Funds from opioid-related litigation will be earmarked to public health uses in Kentucky and Virginia thanks to efforts by the state medical societies in those states. The bills, Kentucky Assembly Bill 427 and Virginia Senate Bill 2322 (PDF), direct the state to establish separate accounts for any monies received from opioid-related litigation.

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Both laws create a separate state authority to direct funds for specific uses. In Virginia, efforts must “be designed to treat, prevent or reduce opioid use disorder (OUD) or the misuse of opioids or otherwise abate or remediate the opioid epidemic.” The Virginia law identifies 10 broad categories for funding, including those that:

  • Support treatment of opioid use disorder and any co-occurring substance use disorder or mental health conditions through evidence-based or evidence-informed methods, programs or strategies.
  • Support drug treatment and recovery courts that provide evidence-based or evidence-informed options for people with opioid use disorder and any co-occurring substance use disorder or mental health conditions.
  • Support efforts to address the needs of pregnant or parenting women with opioid use disorder and any co-occurring substance use disorder or mental health conditions and the needs of their families, including infants with neonatal abstinence syndrome, through evidence-based or evidence-informed methods, programs or strategies.

The Kentucky law enumerates 29 separate areas for potential funding, including those that:

  • Support intervention, treatment, and recovery services provided to persons: a. With OUD or co-occurring SUD/MH issues; or b. Who have experienced an opioid overdose.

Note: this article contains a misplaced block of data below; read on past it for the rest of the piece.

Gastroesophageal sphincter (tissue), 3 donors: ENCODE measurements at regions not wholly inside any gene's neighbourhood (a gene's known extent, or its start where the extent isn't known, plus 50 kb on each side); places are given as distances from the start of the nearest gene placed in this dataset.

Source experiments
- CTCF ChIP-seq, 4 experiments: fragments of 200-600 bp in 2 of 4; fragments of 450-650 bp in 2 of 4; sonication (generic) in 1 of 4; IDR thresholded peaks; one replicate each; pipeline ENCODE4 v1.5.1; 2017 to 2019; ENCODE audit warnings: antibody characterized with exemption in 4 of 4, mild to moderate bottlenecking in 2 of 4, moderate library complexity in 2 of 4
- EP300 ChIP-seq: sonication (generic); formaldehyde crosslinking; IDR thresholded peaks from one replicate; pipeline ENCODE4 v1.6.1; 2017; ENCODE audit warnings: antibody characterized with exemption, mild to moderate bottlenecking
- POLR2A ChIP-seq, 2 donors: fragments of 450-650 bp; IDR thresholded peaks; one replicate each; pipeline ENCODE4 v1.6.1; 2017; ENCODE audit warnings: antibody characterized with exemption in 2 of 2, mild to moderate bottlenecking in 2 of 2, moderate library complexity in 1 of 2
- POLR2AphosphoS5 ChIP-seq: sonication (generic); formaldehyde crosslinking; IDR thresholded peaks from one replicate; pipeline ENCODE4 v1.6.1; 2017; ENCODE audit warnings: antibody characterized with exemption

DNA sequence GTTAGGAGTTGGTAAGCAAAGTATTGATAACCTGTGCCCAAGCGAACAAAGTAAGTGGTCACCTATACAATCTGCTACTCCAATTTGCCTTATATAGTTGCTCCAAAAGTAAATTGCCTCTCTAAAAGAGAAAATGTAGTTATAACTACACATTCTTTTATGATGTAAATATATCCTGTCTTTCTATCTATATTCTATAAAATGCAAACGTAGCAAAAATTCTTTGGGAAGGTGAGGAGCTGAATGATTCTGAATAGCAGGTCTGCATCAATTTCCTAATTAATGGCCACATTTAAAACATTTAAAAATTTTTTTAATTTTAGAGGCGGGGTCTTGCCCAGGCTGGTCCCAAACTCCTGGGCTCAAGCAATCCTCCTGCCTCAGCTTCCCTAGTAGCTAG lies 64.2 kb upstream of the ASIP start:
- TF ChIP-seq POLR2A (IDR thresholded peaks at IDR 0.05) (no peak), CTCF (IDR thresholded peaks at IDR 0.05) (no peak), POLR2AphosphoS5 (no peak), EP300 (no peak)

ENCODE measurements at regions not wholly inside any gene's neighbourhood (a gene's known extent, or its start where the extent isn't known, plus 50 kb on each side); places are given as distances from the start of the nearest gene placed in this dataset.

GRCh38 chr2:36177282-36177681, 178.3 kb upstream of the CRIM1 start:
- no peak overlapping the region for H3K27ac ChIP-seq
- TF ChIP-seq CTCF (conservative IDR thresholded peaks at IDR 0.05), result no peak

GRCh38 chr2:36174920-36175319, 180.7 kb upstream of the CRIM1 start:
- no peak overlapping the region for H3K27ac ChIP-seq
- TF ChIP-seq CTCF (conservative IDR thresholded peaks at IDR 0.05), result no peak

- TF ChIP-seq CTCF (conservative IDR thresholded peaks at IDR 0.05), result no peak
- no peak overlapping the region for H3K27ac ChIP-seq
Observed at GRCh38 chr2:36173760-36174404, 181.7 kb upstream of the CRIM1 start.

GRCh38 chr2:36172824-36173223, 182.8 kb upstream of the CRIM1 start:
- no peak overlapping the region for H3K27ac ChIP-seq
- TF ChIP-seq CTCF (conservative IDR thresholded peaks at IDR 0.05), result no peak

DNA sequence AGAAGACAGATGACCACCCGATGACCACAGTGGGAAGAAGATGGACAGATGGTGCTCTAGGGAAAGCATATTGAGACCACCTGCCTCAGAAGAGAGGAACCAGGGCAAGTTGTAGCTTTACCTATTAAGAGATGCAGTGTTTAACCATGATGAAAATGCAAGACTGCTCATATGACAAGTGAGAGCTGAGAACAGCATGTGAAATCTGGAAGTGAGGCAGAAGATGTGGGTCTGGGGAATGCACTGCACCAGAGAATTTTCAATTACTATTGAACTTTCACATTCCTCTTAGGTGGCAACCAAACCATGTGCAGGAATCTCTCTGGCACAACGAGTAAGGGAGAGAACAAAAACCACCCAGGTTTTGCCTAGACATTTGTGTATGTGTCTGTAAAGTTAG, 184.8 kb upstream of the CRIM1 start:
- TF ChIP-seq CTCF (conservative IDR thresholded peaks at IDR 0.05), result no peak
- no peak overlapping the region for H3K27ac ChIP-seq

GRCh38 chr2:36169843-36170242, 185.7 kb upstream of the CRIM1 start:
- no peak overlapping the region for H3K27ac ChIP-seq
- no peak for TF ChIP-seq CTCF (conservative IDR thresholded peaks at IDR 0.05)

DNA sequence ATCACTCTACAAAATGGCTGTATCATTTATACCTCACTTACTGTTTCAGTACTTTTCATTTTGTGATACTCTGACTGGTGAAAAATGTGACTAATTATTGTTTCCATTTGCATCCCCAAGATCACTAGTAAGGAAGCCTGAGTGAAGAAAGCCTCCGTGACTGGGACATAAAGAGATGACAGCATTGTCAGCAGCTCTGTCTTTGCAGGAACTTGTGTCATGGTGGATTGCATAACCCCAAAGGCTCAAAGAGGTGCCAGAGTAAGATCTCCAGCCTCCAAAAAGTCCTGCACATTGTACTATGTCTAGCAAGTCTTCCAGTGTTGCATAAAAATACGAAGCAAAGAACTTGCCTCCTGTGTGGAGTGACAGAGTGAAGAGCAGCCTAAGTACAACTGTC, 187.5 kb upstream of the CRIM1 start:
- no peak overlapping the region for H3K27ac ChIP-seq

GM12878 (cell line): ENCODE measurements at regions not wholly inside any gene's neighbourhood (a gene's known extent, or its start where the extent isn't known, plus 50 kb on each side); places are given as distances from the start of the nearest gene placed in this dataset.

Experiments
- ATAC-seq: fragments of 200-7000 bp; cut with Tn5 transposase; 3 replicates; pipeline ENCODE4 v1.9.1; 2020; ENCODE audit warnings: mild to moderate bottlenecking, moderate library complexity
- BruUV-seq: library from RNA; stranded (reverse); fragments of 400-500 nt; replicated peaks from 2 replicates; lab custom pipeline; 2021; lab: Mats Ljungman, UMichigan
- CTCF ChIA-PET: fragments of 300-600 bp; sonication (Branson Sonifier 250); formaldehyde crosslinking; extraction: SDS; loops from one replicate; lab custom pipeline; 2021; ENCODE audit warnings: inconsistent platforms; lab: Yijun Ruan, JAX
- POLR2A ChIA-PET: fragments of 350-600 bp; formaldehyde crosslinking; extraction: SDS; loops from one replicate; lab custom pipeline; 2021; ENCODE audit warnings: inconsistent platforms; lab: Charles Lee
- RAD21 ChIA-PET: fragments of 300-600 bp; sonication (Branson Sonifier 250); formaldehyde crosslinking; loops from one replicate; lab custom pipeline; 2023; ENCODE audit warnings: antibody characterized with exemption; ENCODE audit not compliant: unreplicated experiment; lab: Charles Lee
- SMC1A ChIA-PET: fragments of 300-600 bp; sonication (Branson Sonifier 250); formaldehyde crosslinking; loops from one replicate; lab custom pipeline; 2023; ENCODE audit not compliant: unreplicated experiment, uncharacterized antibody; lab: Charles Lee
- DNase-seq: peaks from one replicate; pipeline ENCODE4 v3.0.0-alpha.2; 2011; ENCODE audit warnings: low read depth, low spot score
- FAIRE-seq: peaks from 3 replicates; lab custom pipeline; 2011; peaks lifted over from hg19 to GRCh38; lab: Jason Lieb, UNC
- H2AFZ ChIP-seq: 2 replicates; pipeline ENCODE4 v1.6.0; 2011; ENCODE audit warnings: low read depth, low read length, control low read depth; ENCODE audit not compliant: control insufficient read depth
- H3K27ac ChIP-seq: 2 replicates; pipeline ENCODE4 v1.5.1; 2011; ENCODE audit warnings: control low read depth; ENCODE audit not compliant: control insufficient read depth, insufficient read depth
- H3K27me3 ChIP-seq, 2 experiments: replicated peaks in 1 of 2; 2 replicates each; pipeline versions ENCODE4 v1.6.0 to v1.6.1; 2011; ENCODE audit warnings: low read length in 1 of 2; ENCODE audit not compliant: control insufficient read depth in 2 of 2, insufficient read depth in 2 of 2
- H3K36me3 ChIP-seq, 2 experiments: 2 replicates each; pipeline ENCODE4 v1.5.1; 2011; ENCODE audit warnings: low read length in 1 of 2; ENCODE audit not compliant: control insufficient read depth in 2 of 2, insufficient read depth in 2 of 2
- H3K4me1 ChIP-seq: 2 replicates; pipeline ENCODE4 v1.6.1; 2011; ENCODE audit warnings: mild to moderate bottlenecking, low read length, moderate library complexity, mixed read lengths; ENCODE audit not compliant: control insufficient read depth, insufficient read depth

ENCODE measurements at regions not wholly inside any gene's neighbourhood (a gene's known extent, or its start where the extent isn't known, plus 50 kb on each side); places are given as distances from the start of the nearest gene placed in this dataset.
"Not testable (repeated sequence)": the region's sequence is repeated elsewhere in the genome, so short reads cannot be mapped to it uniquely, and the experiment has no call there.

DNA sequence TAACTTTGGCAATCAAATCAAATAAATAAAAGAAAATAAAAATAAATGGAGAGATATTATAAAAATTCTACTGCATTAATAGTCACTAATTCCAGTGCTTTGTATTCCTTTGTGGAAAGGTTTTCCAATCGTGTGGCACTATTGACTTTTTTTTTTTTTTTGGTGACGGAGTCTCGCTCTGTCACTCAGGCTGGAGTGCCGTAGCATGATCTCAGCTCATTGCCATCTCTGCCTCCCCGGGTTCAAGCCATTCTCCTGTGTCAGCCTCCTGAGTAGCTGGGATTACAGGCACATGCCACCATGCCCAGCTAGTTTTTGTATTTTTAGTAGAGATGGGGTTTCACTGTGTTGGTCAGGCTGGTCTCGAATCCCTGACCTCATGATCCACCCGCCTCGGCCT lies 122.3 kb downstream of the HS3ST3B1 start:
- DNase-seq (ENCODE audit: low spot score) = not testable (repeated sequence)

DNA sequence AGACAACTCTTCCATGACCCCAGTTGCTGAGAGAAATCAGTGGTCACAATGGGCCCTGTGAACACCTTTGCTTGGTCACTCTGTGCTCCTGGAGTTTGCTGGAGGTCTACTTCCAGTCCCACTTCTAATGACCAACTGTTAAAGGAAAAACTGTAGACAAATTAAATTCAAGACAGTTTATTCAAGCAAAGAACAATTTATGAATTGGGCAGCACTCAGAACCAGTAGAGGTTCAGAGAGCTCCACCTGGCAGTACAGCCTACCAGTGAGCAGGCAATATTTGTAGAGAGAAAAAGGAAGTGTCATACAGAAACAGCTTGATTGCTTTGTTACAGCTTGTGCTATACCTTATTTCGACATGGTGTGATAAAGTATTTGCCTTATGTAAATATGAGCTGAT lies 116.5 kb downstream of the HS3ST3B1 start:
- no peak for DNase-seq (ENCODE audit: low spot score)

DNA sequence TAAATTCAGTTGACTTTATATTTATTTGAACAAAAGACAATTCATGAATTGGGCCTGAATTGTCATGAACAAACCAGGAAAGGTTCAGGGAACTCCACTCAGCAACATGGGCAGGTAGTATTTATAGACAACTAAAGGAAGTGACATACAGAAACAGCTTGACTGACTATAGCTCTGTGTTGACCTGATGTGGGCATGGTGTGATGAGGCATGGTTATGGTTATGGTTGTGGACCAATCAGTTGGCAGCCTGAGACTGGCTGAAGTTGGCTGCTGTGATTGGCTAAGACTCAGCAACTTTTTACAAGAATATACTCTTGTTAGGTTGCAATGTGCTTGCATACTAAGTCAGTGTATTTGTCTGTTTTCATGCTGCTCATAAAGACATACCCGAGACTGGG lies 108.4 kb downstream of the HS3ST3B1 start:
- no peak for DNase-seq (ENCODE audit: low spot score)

• Provide or supports transportation to treatment or recovery programs or services; employment training or educational services for persons in treatment or recovery.
  • Provide training on medication-assisted treatment for health care providers, students, or other supporting professionals.
  • Provide evidence-informed treatment, recovery support, harm reduction or other appropriate services to individuals with opioid use disorder and any co-occurring SUD/MH issues who are incarcerated, leaving jail or prison, have recently left jail or prison, are on probation or parole, are under community corrections supervision or are in re-entry programs or facilities.

Both laws specifically prevent the monies in the funds from reverting to or being appropriated by the state general fund.

The AMA is tracking and working with state medical societies in several other states on similar legislation. Earlier this year, the AMA joined the Johns Hopkins School of Public Health and several dozen other leading academic, medical and patient advocacy organizations in support of principles to help states ensure opioid litigation funds are directed for public health uses.

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